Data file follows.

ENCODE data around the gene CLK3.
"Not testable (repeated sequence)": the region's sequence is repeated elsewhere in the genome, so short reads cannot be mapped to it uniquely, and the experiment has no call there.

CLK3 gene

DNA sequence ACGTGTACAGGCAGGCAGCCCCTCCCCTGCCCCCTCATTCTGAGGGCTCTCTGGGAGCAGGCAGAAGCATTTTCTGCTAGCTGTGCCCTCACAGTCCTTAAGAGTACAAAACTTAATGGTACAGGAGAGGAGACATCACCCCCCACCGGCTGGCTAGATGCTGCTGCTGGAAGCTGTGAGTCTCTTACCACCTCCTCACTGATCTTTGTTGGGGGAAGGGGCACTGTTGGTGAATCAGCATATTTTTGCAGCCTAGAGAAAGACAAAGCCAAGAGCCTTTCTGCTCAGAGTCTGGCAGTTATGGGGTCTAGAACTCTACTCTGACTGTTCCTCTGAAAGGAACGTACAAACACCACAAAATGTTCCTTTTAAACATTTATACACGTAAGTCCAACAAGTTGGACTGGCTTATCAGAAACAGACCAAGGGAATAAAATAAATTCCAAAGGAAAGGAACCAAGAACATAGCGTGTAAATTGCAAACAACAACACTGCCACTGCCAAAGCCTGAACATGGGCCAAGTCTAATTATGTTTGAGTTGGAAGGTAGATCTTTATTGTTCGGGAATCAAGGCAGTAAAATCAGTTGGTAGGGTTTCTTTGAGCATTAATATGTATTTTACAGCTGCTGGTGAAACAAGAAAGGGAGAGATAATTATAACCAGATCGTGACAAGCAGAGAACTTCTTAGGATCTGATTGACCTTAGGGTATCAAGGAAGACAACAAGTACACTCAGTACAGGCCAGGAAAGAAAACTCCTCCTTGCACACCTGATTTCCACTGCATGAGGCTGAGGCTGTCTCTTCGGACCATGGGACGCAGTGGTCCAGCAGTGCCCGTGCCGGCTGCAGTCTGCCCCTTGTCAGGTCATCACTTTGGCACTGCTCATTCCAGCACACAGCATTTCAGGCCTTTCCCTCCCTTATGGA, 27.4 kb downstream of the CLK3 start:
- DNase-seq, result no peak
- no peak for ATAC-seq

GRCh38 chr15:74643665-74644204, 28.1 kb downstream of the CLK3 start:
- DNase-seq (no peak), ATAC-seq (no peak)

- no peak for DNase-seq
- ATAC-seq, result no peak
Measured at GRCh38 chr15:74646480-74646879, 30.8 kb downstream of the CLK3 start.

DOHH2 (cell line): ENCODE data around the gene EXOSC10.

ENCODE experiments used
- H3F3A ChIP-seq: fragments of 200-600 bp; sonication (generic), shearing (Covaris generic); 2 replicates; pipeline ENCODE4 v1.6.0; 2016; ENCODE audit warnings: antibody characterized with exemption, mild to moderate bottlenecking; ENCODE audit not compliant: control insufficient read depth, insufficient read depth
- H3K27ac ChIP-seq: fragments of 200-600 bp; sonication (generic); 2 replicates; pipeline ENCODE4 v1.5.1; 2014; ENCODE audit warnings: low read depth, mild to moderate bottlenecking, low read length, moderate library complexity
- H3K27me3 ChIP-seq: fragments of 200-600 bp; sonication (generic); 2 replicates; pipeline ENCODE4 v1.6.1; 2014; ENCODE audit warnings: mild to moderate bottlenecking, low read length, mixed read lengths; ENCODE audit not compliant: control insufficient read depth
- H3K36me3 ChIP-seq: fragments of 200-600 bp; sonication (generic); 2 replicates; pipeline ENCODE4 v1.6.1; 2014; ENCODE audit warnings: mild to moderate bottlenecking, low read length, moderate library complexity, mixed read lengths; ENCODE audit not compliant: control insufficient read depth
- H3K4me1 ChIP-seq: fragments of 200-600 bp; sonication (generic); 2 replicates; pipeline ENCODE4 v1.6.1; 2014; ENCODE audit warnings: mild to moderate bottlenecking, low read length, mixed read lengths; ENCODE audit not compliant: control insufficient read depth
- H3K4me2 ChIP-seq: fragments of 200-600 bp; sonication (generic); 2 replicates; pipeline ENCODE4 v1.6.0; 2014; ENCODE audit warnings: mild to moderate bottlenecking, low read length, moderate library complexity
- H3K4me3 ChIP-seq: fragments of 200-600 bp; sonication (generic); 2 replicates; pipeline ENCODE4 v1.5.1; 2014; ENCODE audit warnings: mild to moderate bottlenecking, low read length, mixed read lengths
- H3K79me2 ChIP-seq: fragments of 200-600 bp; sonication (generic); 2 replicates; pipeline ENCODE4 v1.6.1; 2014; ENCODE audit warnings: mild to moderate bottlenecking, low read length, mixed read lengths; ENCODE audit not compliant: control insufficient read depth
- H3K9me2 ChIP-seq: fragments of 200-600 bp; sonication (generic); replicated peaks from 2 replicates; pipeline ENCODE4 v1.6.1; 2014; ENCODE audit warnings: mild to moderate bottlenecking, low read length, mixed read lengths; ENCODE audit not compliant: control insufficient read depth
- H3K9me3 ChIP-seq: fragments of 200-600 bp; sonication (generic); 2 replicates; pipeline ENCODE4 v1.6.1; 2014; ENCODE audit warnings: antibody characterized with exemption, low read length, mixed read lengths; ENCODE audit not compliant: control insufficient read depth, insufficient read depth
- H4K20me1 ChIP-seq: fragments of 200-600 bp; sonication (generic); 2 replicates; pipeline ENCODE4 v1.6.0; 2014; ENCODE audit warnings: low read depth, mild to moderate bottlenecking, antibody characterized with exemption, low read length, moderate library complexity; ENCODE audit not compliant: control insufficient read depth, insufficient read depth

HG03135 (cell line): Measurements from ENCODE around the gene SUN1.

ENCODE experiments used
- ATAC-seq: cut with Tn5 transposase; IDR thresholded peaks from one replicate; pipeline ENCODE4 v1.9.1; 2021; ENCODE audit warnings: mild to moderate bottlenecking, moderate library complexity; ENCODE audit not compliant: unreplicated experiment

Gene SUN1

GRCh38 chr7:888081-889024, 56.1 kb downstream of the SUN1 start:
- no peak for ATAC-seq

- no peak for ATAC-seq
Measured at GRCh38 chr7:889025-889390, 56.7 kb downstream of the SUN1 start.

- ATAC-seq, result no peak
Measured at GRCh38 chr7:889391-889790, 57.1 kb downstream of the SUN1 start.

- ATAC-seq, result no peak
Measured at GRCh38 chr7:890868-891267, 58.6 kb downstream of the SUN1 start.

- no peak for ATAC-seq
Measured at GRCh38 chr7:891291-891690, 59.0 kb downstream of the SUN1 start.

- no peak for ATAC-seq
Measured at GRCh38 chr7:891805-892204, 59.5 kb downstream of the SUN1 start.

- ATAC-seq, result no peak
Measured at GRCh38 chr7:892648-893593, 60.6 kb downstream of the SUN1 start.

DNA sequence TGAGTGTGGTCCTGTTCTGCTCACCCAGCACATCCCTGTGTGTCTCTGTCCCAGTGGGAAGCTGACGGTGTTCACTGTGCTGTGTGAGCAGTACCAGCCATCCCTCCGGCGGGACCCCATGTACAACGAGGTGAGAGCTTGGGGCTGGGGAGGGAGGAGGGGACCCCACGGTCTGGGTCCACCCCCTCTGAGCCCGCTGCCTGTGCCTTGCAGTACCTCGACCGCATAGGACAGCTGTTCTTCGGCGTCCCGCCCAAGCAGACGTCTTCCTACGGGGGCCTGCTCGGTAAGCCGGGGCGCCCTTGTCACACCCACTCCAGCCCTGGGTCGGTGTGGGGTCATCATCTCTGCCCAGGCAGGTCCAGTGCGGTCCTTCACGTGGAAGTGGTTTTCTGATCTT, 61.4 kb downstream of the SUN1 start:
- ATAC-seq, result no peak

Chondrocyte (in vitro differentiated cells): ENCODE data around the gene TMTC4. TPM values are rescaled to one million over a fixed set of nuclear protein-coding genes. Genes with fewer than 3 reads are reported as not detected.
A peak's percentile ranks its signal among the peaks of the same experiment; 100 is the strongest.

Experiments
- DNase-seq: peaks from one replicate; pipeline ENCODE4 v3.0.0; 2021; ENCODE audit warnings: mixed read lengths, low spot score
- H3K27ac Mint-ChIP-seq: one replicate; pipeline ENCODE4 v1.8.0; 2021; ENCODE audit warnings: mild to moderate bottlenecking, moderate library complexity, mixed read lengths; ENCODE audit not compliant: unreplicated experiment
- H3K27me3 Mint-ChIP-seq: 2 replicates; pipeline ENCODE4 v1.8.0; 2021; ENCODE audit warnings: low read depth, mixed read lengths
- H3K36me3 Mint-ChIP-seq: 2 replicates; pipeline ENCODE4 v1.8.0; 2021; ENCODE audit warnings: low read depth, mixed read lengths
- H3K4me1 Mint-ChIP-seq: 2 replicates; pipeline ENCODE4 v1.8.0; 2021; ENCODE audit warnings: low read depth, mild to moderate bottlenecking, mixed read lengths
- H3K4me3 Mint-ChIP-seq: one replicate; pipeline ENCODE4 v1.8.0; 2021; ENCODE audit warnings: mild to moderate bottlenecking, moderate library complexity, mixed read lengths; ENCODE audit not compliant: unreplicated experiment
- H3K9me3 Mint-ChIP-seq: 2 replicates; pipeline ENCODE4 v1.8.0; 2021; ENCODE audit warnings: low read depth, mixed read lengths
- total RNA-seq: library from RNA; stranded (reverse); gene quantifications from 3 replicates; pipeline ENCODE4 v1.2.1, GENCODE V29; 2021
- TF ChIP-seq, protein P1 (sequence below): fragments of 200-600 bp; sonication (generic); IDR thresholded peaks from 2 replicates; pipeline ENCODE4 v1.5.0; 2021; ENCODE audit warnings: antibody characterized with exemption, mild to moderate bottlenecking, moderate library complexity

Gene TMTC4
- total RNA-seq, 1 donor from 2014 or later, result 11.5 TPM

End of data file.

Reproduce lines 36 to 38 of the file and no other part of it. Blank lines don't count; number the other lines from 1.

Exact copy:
Measured at GRCh38 chr7:890868-891267, 58.6 kb downstream of the SUN1 start.

- no peak for ATAC-seq
Measured at GRCh38 chr7:891291-891690, 59.0 kb downstream of the SUN1 start.